Ireland - A Silver Screen Star
James Joyce opened Ireland's first cinema, the Volta Cinematograph, on Mary Street in Dublin in 1909. The famed writer ran the 420-seat venue for seven months before handing over the reins and, unfortunately, the cinema eventually closed in 1948. Unlike the Volta though, the Irish film industry had a much brighter future ahead.
The picturesque Irish landscape first drew film crews here in 1910 for an American production, The Lad from Old Ireland. It was the first-ever movie made on location outside the United States, filmed in counties Cork and Kerry, and was a huge success with homesick Irish emigrants in America.
Since then, Ireland has had quite the recurring role in many television and film productions over the decades.
In recent years, HBO fantasy series Game of Thrones has made Northern Ireland home to ferocious dragons and feuding families, creating a mini-industry fuelled by visiting fans seeking the exact sites of its many plot twists. The History Channel's gritty and theatrical Vikings is largely made in County Wicklow, a lush, green corner of the country lauded for its mountains, lakes and dramatic scenery. Other TV heavy hitters shot on our idyllic landscapes and cobbled streetscapes have included Showtime’s The Tudors and Penny Dreadful as well as BBC’s Ripper Street.
Mel Gibson's Braveheart, although set in Scotland, was mainly filmed in Ireland. The epic D-Day battle scenes in Steven Spielberg's war epic Saving Private Ryan were filmed on Curracloe Strand in County Wexford, while the much-loved Michael Collins starring Liam Neeson was one of the most expensive Irish productions ever made.
The Cliffs of Moher in County Clare, one of the country's most popular and visually impressive natural tourist attractions, played its part in Harry Potter and the Half Blood Prince and also doubled as the Cliffs of Insanity in the cult 1980s fantasy adventure The Princess Bride. The untamed beauty of the west of Ireland was showcased to stunning effect in John Ford's The Quiet Man, the 1952 picture starring the iconic John Wayne and Irish screen legend Maureen O'Hara.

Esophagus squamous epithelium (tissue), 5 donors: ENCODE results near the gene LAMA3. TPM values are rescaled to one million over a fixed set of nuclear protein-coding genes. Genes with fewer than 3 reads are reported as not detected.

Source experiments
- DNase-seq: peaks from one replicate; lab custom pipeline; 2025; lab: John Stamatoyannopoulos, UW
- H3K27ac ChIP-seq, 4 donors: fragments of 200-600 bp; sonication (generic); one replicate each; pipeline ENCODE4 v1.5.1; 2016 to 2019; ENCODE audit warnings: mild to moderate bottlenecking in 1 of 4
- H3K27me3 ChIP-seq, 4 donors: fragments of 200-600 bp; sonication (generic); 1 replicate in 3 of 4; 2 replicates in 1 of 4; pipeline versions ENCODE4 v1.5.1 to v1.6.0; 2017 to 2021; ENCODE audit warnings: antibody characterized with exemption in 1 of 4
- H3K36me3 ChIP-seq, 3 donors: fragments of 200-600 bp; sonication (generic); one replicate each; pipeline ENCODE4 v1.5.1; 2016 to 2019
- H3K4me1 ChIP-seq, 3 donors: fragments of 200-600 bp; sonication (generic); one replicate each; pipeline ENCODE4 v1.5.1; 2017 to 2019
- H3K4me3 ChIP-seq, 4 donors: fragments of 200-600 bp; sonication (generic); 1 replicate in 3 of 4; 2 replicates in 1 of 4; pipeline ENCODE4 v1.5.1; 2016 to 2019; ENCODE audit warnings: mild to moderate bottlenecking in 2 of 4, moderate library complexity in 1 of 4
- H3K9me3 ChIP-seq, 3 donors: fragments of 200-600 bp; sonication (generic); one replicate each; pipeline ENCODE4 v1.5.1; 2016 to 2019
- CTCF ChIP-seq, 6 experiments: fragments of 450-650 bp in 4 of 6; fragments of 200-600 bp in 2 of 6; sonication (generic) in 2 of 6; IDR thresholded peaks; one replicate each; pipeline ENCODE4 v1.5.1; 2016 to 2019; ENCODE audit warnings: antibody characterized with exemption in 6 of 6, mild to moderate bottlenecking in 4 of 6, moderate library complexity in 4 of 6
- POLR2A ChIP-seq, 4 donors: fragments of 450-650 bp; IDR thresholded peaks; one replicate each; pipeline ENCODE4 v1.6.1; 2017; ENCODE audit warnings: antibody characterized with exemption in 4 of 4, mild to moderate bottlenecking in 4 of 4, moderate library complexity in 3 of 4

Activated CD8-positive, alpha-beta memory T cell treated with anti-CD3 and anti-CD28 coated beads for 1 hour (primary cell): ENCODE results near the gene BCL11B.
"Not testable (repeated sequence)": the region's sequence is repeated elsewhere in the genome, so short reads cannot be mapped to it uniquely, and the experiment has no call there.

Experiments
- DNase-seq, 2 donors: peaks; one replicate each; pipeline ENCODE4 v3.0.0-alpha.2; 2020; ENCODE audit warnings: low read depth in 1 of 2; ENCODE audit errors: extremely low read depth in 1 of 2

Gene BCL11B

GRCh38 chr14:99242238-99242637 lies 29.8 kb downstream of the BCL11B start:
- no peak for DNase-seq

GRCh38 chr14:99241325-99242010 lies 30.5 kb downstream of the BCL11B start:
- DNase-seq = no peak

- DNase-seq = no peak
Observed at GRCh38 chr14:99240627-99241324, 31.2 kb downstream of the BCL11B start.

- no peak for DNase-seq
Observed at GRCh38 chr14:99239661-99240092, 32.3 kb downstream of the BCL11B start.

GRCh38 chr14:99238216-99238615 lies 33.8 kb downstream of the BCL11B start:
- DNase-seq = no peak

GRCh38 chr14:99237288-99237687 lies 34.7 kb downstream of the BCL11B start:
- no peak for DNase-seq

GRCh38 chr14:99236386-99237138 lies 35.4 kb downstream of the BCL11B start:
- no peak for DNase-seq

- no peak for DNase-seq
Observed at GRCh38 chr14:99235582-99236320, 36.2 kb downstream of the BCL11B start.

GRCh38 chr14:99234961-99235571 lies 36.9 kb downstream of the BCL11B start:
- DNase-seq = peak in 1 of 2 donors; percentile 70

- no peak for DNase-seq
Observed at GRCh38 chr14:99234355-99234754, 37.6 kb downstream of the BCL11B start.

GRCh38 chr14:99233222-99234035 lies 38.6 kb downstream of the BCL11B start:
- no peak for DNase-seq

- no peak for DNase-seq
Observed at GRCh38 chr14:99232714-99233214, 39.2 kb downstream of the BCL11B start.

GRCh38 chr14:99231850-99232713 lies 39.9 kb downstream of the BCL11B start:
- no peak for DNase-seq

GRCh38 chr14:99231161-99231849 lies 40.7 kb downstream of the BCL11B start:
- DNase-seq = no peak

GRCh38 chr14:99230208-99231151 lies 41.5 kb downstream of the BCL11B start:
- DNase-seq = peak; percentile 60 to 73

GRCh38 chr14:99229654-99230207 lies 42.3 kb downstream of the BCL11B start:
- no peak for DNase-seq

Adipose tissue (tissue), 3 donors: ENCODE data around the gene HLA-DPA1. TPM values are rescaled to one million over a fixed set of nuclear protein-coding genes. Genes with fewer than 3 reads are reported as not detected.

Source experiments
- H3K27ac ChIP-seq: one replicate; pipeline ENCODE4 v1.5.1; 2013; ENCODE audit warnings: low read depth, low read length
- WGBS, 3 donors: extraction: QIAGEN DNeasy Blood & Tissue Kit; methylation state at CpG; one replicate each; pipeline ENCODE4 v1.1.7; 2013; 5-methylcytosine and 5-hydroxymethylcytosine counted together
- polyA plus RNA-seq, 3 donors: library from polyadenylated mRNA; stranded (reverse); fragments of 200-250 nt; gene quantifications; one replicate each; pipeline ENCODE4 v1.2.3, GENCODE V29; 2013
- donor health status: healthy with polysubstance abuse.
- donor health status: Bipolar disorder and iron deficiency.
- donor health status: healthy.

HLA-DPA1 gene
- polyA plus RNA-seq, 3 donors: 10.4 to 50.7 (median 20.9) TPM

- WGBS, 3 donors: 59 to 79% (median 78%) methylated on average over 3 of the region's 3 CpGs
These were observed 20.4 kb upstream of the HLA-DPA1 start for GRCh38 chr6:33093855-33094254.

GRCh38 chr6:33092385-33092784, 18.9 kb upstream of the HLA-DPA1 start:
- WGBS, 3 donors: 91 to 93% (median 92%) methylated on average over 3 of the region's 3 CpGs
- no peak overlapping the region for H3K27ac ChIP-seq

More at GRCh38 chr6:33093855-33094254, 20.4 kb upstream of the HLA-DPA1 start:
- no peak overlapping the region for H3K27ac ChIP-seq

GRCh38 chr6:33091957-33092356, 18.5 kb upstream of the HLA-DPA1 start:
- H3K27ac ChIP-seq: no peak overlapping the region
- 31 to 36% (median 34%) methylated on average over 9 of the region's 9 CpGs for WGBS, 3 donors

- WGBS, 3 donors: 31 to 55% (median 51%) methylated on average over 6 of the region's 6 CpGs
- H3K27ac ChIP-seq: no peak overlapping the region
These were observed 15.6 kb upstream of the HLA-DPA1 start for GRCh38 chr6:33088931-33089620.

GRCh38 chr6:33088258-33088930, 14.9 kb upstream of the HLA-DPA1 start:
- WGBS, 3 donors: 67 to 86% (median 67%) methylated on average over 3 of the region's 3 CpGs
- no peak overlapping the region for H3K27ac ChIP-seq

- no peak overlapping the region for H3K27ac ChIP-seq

The rugged and wild Atlantic coastline has also featured as a supporting character in several films. John Huston filmed the 1956 adaptation of Moby Dick in Youghal, County Cork, the local pub being renamed in honour of the great whale.
In 2015, Skellig Michael became Luke Skywalker's home in Star Wars: The Force Awakens. This craggy monastic island off the coast of Kerry needed no space-age make-overs however, with its otherworldly charm just right for a Jedi Master’s abode.
Away from the country air, the streets of Dublin have formed the backdrop of many witty, urban tales, including Alan Parker’s screen adaptation of Roddy Doyle's soulful novel The Commitments and salt of the earth comedy classic The Snapper. Singer-actor Glen Hansard, who played a memorable role in The Commitments, went on to star in the 2007 Oscar-winning musical love story Once, set around his old Dublin busking ground.